Apart from these regular cycles, unpredictable external shocks such as asteroid strikes and volcanic eruptions have had outsized impacts on the climate in the past. In April 1815, for instance, Mount Tambora in Indonesia exploded in one of the most violent eruptions in recorded history. As its ash and gases circled the globe, it cooled the climate in what came to be regarded as the "year without a summer." No external event in the past 150 years has had any lasting impact on climate. The eruption of Mount Pinatubo in 1991 gave the United States a cool summer in 1992, but its effects faded within a year.

After about 150 years of stability, nested in 11,500 years of stability, climate is now changing. Over the past three decades, the changes have been coming faster, and the amplitude of the changes is more extreme. What's changing climate today could be called an internal shock or, to be more apt, a self-inflicted wound. Until the Industrial Revolution, changes in the carbon balance of the atmosphere were reactions to changes in climate. For instance, as an ice age ended, vegetation would flourish, and decay would put more CO2 in the atmosphere, which, in turn, would further enhance the warming. With our billions of tons of emissions, humanity has turned this pattern on its head, with greenhouse gases driving climate change rather than the reverse.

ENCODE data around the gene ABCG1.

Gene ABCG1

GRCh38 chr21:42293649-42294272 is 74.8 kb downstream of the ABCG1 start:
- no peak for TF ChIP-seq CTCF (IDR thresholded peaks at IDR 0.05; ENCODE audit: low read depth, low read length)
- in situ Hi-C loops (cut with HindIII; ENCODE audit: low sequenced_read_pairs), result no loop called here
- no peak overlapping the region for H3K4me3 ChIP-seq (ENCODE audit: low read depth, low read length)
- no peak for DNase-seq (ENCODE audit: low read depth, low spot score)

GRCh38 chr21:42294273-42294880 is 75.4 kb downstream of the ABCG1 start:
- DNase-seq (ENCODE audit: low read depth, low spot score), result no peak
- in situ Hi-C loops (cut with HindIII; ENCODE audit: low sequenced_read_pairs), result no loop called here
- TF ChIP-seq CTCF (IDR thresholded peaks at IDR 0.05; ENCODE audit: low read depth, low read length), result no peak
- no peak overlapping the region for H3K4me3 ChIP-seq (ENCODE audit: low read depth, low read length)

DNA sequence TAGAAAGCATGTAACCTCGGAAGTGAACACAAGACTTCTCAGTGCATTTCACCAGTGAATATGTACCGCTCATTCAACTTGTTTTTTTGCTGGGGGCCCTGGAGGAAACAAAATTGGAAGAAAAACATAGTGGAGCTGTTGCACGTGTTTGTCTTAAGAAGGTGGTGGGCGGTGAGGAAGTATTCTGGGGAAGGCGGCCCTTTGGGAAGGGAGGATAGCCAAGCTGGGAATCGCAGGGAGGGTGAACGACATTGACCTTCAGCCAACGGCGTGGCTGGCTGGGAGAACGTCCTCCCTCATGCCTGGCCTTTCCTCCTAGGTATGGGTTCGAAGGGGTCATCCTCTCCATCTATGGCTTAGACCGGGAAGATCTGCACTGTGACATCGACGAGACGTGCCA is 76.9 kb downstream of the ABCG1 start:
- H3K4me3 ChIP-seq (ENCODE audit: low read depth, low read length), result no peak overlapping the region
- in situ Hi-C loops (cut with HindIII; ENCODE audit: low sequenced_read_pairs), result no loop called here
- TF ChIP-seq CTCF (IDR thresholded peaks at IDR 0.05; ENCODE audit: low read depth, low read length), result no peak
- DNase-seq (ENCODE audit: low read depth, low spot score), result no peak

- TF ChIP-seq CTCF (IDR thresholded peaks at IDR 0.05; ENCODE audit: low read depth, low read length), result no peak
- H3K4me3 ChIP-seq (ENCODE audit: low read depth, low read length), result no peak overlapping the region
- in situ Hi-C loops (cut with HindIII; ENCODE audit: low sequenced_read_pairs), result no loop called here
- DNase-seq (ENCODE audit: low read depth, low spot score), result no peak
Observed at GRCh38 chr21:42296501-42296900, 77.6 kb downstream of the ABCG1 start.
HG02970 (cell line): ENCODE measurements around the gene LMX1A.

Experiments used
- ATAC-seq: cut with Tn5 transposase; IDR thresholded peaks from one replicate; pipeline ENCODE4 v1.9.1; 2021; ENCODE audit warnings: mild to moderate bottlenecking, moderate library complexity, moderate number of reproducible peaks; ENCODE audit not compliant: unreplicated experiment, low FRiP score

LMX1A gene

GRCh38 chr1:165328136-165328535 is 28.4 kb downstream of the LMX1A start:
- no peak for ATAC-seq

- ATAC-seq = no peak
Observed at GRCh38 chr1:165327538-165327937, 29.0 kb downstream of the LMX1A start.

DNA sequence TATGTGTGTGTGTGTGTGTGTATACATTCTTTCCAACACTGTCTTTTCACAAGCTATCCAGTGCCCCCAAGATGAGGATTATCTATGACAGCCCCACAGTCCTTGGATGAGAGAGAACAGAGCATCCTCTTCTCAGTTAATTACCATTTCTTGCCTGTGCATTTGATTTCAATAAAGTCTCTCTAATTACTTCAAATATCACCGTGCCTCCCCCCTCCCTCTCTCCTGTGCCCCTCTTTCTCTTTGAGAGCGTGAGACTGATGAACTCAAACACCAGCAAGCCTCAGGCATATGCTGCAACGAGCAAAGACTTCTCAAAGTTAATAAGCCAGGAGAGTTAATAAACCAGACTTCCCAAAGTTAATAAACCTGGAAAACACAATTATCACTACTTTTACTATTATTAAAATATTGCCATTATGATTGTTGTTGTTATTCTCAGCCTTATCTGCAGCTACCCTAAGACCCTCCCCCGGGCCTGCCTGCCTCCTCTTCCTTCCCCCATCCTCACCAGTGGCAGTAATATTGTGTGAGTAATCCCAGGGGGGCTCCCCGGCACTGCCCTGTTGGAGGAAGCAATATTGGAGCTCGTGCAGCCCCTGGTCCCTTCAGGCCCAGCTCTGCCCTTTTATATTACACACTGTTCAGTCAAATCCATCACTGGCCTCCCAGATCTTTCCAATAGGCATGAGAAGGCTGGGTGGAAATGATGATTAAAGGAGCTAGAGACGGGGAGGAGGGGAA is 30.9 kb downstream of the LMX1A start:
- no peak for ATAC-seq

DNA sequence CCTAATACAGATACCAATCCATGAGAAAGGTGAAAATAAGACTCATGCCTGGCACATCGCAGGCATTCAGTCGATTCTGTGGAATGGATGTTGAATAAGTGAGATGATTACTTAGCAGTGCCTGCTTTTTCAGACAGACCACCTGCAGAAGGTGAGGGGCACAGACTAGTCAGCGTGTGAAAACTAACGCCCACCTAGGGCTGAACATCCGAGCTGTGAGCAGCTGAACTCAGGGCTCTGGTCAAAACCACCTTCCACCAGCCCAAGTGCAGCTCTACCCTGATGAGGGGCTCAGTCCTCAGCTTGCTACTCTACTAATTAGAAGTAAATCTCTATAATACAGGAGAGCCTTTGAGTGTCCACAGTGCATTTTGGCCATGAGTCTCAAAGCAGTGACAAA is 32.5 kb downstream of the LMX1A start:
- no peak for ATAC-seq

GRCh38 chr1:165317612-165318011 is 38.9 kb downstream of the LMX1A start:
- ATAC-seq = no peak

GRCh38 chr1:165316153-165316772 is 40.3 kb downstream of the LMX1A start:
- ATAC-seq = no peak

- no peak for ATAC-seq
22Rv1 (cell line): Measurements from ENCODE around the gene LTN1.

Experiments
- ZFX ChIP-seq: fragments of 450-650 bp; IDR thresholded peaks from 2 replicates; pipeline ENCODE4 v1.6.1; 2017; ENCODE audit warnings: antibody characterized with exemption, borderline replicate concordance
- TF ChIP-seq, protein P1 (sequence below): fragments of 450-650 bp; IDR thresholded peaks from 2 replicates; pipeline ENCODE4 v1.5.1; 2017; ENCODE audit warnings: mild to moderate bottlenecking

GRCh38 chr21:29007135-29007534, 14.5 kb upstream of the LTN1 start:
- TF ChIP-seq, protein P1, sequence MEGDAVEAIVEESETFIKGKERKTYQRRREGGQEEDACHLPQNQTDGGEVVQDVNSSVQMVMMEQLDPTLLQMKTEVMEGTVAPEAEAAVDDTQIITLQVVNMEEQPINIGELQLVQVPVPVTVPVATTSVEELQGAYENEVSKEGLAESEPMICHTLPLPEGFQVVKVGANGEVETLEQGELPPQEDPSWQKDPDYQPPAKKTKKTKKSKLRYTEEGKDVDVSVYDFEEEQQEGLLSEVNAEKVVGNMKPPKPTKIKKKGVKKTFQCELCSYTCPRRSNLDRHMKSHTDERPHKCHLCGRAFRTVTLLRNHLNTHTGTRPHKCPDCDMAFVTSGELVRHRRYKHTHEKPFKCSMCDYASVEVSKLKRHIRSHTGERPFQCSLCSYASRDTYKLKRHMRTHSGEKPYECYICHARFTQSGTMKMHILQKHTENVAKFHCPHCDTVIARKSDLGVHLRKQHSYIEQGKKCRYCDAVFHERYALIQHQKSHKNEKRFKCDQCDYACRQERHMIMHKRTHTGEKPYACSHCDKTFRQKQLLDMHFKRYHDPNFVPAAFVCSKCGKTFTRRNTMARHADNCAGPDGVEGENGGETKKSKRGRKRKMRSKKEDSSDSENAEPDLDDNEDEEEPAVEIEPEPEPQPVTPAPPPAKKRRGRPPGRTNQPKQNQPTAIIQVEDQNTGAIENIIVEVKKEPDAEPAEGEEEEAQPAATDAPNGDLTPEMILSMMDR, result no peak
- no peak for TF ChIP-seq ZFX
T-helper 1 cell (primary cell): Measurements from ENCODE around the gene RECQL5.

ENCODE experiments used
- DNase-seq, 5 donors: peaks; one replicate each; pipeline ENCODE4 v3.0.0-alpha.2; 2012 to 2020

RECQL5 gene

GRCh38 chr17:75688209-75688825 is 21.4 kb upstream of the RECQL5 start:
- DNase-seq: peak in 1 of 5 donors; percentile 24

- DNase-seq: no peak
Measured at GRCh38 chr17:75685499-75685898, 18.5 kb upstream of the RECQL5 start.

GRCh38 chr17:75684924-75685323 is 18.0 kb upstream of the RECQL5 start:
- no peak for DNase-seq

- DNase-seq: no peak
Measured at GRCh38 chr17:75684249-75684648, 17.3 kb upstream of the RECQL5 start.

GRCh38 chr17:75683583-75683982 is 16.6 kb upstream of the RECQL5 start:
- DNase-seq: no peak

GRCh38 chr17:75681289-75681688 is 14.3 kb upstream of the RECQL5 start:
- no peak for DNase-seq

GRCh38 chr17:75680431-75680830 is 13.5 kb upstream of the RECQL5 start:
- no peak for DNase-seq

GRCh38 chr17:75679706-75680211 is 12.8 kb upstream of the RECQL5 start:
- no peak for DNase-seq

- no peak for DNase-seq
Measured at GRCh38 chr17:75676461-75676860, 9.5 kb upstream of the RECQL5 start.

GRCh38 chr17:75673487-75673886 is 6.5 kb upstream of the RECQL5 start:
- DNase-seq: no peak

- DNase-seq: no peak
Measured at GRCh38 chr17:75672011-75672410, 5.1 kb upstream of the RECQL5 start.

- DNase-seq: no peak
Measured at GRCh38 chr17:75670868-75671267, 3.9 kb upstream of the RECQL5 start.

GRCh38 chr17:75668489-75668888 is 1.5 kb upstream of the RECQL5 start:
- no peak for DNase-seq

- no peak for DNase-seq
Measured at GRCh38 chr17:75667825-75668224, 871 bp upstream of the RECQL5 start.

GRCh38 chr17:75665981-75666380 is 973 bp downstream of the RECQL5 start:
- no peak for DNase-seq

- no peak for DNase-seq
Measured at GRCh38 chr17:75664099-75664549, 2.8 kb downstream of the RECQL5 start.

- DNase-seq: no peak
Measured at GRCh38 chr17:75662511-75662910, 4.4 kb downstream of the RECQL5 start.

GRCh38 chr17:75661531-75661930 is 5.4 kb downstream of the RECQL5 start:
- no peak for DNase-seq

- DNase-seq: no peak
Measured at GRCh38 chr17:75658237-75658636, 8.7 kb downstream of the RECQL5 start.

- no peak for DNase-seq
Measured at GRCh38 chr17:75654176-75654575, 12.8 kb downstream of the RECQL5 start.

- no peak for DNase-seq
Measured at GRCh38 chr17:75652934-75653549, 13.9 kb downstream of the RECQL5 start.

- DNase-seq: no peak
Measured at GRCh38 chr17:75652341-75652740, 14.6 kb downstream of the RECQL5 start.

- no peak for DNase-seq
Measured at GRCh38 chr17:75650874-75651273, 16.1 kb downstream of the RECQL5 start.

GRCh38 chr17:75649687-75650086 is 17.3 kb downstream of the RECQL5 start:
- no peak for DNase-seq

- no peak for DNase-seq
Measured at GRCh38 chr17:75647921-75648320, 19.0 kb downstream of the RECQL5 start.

We began our planetary-scale science experiment with our own climate in the nineteenth century, when the coal-fired "dark satanic mills" of the Industrial Revolution began a steep ramp-up of the amount of greenhouse gases we poured into the atmosphere each year.